LRG’s Carbon Engine

Limited Run Games just posted the first episode of a podcast about their “Carbon Engine” – A software development tool that aims to port classic games to modern platforms.  The podcast is named Carbon cast and this first episode really gives an insight to the team’s goals, as well as the challenges they face.  They also announced a Game Boy game called “Trip World” was not only ported via Carbon, but the game’s original creator Yuichi Ueda created a colorized “DX” version that uses the exact color palette he originally had in mind for it.  The game will be available to pre-order this month on most modern platforms.  Check out the video above for all the info you’ll need, plus I added some thoughts below the link:

LRG’s Carbon Engine:

I’d like to start by simply saying I think this is an excellent idea and I LOVE that the goal is to make the most accurate, low-latency ports possible within a reasonable budget.  I also love the attitude of the team – Multiple times they talked about recognizing where they need help and finding the right people for the job.  And they did.

Dimitris aka Modern Vintage Gamer is a veteran in the scene and has years of experience porting games.  He’s one of the first people I’d have called if I were in their position.  I also strongly think hiring Audi Sørlie was a smart move, as he has a long history of working with multiple teams worldwide and offer a ton of experience.  And, of course, Randy Linden is a creator of Bleem, which was a massive milestone in emulation.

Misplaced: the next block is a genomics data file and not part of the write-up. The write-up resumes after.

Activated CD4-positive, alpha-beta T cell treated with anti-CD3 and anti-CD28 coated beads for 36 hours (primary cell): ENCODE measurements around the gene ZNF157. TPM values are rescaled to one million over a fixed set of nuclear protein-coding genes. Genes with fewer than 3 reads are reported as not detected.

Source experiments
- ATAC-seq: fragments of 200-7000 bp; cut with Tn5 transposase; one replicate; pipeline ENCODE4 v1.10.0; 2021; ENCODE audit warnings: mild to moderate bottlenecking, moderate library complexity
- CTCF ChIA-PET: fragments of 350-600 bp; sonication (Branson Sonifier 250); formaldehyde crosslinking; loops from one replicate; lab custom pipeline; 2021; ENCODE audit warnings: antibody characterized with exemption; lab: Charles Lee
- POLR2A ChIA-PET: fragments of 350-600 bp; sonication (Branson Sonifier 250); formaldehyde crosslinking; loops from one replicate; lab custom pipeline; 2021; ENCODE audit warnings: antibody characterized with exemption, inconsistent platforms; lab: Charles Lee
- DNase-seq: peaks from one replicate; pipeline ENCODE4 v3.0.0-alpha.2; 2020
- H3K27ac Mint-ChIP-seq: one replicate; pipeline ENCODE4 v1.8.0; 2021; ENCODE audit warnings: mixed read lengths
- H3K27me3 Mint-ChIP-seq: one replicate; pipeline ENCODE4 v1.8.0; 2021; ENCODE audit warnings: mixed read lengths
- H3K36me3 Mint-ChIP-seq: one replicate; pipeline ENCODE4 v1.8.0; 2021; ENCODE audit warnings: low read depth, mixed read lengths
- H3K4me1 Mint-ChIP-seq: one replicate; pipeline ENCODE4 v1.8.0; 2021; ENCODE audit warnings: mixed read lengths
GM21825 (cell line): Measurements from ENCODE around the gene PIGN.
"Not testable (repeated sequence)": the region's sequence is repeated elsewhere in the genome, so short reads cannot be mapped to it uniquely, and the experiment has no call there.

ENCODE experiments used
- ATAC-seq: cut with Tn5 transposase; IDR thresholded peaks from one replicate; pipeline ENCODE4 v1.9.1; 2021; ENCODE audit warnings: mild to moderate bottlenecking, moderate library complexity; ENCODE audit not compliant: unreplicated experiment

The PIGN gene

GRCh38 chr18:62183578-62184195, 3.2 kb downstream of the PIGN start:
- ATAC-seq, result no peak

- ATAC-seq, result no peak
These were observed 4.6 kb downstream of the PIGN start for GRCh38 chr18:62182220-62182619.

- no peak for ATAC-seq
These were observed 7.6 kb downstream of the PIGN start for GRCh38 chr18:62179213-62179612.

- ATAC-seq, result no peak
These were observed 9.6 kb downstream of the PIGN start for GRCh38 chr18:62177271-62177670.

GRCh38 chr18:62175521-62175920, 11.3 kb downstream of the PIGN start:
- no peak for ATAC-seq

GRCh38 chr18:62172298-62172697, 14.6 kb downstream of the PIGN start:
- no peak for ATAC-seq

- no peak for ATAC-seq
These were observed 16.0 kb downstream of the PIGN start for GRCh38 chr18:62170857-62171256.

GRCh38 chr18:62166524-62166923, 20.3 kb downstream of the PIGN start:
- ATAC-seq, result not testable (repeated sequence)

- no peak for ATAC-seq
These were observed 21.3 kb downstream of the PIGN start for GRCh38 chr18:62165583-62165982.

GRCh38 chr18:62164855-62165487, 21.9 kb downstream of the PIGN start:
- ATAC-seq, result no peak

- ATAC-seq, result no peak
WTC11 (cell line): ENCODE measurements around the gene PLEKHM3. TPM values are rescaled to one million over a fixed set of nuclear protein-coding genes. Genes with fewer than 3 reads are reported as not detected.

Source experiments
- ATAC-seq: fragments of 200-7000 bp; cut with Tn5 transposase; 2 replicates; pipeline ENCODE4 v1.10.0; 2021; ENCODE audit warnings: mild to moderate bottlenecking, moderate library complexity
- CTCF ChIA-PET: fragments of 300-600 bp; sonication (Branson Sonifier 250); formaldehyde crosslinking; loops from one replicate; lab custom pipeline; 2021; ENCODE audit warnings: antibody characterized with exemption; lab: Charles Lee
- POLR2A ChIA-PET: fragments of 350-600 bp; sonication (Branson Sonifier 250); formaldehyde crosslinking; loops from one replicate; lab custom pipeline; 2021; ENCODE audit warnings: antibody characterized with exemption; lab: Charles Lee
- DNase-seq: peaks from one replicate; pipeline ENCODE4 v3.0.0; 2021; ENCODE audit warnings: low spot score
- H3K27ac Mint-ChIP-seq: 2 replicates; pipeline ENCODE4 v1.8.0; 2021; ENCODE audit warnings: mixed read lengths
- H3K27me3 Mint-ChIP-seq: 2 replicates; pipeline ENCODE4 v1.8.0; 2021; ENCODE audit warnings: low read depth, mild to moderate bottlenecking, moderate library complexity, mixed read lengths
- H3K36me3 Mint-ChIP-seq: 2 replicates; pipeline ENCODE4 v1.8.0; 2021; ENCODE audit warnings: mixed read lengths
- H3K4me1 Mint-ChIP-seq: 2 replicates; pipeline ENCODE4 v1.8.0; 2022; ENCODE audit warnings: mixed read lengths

One thing that surprised me is Josh’s statement that the total cost to port a retro game to modern platforms (including licensing fees) is about three hundred fifty thousand dollars.  While that certainly explains why we don’t see as many classic games ported as probably should be, it also casts a pretty dark cloud over some of the terrible emulation ports.  I imagine the high cost cuts the development budget pretty low and makes it easier to understand how sometime you’ll see broken, laggy emulation released – The money to make it correctly just isn’t there.

I truly hope their Carbon engine will help teams present the games the way they’re meant to be played.  And I honestly think if they continue down this path, they’ll be able to pull it off.  And if they do, everyone will benefit – Classic gamers, new people just discovering them and everyone who develops in the scene.

I’ll definitely be keeping an eye on these releases and will post both when they become available and when they’re reviewed and analyzed.

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